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1

Sefer Hamitzvos Hakatzar (by the author of Chafetz Chayim) lists as prohibition 45: A prohibition-command not to curse a kasher Jew, as it says "do not curse a deaf person". That it says "a deaf person" is as an extra point: that even this fellow, who doesn't hear and [thus] isn't pained by this curse, one nonetheless violates by cursing him.


0

The Maayanah Shel Torah quotes the Ahavat Yehonatan, who says that the lepers in Melachim II were actually suffering from natural leprosy, not Tzara'at. If so, nothing can be proved from their case (at least according to the Ahavat Yehonatan). I suspect many commentaries disagree with this conclusion (including the one quoted on the previous page)


4

The cantillation on "מִֽמָּחֳרַ֤ת הַחֹ֙דֶשׁ֙ הַשֵּׁנִ֔י" puts "מִֽמָּחֳרַ֤ת הַחֹ֙דֶשׁ֙" together as a phrase; hence, "the day after the month". The following "הַשֵּׁנִ֔י", "the second", is then difficult, and the commentators explain it as they do (which seems very reasonable to me FWIW). Contrast "בַּחֹ֙דֶשׁ֙ הַשְּׁלִישִׁ֔י", "in the month, the third one", ...


0

Blockquote I am not an expert in hares and hyraxes but the camel's issue is foot related but the others are cud related. I think the hare has 2 types of poop. One which it re-eats and the final form. Presumably the hyrax does the same thing with barf. We need the other 2 to say that these activities don't count as cud chewing. i'm upvoting your answer ...


2

There is another approach that can be taken regarding the death of Nadav and Avihu. Rather than seeing it as a punishment it can be regarded as a consequence. The difference is very subtle, but this perspective can give us a possible answer: Rashi brings up Rabbi Ishmael's opinion that they died for having entered the sanctuary intoxicated by wine, but ...


0

Your assumption is that their death was a "punishment" for their actions rather than a consequence of their actions. There is a difference. If you jump off a cliff or the roof of a high building it is likely you will die. Maybe nobody warned you but that will still be the consequence of your action. As they were not instructed to enter the Mishkan at that ...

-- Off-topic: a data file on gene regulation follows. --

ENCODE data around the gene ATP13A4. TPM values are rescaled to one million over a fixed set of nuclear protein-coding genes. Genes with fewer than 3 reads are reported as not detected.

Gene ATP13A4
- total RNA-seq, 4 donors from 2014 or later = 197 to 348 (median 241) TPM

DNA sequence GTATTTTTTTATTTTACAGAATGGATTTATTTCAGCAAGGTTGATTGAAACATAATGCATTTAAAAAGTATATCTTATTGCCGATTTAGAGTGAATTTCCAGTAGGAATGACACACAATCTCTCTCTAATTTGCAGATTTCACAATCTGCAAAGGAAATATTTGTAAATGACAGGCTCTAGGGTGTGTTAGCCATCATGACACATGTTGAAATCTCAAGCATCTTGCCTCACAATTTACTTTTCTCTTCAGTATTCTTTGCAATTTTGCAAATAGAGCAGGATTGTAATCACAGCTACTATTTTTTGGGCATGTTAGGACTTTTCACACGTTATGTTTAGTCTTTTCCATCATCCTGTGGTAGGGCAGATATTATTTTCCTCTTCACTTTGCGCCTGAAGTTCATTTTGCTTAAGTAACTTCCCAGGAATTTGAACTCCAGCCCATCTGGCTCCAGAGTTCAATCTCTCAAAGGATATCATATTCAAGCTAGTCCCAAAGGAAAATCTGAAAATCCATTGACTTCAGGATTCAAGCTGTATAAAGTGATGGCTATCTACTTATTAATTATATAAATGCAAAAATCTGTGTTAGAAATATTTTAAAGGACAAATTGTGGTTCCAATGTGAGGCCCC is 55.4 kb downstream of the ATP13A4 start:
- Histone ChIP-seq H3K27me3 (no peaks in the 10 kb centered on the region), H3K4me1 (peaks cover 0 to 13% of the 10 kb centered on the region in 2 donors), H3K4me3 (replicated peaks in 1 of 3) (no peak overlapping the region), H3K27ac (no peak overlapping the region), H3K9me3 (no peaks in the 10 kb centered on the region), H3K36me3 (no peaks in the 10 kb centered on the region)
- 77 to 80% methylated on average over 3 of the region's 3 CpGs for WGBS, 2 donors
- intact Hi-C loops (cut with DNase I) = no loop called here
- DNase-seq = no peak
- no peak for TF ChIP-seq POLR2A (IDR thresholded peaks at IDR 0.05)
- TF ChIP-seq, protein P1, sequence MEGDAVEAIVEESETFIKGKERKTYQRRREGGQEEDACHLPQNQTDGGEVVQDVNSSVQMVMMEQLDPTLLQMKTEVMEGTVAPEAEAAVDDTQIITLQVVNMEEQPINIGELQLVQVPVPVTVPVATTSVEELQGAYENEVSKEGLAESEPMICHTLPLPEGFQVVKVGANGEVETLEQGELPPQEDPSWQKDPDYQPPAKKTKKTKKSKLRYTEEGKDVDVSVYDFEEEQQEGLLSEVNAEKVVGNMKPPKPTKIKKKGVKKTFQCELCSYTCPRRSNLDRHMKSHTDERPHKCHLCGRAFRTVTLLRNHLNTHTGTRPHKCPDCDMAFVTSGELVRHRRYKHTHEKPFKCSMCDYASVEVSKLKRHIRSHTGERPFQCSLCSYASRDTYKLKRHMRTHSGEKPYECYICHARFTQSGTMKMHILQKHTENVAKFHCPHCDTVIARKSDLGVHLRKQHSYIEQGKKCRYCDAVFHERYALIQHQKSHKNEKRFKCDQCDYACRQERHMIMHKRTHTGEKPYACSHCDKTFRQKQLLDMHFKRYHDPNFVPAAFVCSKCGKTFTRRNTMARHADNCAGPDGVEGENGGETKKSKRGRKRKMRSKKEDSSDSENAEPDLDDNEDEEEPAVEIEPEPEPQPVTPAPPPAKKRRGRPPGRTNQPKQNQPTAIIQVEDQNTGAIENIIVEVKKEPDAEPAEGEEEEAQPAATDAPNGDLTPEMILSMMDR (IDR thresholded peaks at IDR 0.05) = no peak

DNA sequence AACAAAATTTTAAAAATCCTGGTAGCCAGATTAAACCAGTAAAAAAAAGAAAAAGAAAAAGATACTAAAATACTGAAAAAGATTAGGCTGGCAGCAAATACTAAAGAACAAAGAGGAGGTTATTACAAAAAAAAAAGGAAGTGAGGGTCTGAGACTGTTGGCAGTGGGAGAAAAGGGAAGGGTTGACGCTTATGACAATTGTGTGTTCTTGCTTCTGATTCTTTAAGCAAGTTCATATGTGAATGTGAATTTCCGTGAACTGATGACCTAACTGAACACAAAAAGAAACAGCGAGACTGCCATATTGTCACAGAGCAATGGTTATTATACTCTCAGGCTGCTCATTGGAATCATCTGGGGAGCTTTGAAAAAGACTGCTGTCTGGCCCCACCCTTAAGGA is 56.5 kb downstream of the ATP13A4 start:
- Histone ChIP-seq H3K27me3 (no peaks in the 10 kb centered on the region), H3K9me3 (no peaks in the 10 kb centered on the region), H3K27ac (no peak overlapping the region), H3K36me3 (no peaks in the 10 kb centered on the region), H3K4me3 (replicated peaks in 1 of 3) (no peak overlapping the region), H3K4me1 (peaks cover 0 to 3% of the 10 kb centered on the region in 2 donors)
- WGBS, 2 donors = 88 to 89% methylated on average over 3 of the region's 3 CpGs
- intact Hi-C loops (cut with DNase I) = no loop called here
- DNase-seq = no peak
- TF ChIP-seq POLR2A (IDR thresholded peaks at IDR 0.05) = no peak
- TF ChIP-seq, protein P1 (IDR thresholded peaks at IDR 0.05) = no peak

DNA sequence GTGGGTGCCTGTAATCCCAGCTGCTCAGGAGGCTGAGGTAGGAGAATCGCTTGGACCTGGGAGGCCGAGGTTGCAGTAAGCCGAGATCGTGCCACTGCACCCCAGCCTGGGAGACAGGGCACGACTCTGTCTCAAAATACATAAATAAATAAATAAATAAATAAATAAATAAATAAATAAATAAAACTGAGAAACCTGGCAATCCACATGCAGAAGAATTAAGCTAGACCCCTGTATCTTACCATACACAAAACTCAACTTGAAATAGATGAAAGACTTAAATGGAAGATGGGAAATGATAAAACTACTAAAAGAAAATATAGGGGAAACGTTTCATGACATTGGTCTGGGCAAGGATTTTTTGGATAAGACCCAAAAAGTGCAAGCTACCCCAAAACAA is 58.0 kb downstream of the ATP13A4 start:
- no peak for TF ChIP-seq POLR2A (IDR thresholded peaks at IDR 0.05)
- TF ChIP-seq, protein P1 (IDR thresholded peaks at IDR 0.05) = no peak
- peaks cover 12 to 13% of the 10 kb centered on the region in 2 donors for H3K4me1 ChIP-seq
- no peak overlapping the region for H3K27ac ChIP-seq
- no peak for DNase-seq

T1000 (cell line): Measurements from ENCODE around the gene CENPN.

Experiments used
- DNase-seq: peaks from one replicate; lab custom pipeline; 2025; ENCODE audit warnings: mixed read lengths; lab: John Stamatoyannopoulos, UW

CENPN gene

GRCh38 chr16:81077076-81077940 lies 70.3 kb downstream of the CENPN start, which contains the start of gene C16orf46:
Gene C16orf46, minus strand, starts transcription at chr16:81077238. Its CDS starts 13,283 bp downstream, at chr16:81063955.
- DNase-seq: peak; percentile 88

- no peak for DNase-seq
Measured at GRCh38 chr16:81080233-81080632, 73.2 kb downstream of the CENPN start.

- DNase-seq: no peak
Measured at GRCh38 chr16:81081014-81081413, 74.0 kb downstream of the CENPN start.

-1

I am not an expert in hares and hyraxes but the camel's issue is foot related but the others are cud related. I think the hare has 2 types of poop. One which it re-eats and the final form. Presumably the hyrax does the same thing with barf. We need the other 2 to say that these activities don't count as cud chewing.


3

From The Living Torah by Rabbi Aryeh Kaplan זצ"ל: In Leviticus 11:18, among the non-kosher birds: וְאֶת־הַתִּנְשֶׁ֥מֶת וְאֶת־הַקָּאָ֖ת וְאֶת־הָרָחָֽם׃‏ The swan, the pelican and the magpie. In his footnotes: 11:18 swan. Tinshemeth in Hebrew; kuknos in Greek; cycnus in Latin. Other sources identify it as a bat, chauve-souris in French ...


3

Isaac Levy who translated his grandfather's chumash (Rav Shimshon Rafael Hirsch) from German to English deliberately leaves tinshemes (as did his grandfather) in 11:18 untranslated because all birds not named are kosher and the consequences of an error would be too great. He comments that his grandfather had deliberately not translated the name of the bird ...


2

The baal (author of) Haflaa, in his book Panim Yafos, asked your question, and answered as follows: 12:4 says "וַיֵּלֶךְ אַבְרָם כַּאֲשֶׁר דִּבֶּר אֵלָיו ה׳ / Avram went as God had told him", meaning that he went not for the benefit promised him but merely in order to fulfill God's command. This, the baal Haflaa says, was his test: whether, once he knew ...


3

Okay, I do not have any Talmud or later sources, but my gut impression upon reading the Psalm is: This Psalm was written by captive Judeans, quite possibly Temple singers, using the emotional energy of their situation to do something artistic, as has been done for a long long time before and since. They did a classic, immortal job of it! It PERFECTLY ...


1

The test was in terms of commitment - though he was aware of the reward that would await him, he was not planning on leaving his father behind (who was presumably sick, and therefore stopped his own journey in Charan) [see Rashi at the end of Noach that Terach was still alive when Avram was told to go]. Also, it is clear that he would have to live forever in ...


6

This comes from the Ohr HaChaim commentary to כי ששת ימים עשה ה' את השמים ואת הארץ (Shemos 31:17). Ohr HaChaim notes that the verse does not say בששת ימים, in six days, but rather ששת ימים, six days. Thus the verse reads "Six days Hashem created the world" meaning Hashem created it for a six day period, at the end of which it is renewed through the next ...


0

Edit : I hope 'tis close to the question now Not from the Torah but close enough. R' Asher Pesachim Perek 2 Siman 26 אפילו הכי לא הדר ביה ומחמיר על עצמו היה לשמור מצה של מצוה משעת קצירה. וכן משמע דחומרא בעלמא הוא מדקאמר מר בריה דרבינא מנקטא ליה אימיה בארבי משמע דאיהו לבד היה מחמיר וכל שאר החכמין לא נהגו כן Even so, [Rava] didn't change his opinion ...


3

Ibn Ezra on the second verse you refer to (Exodus 6:3), citing Rav Saadya Gaon, explains that the meaning of this verse is not that the Jews had never heard this name before (in fact, the name had been used with Abraham and Jacob), but rather that the name was not used exclusively. כאילו אמר ובשמי ה' לבדו לא נודעתי להם רק פעם באל שדי ופעם בשם ה'...והנה ...



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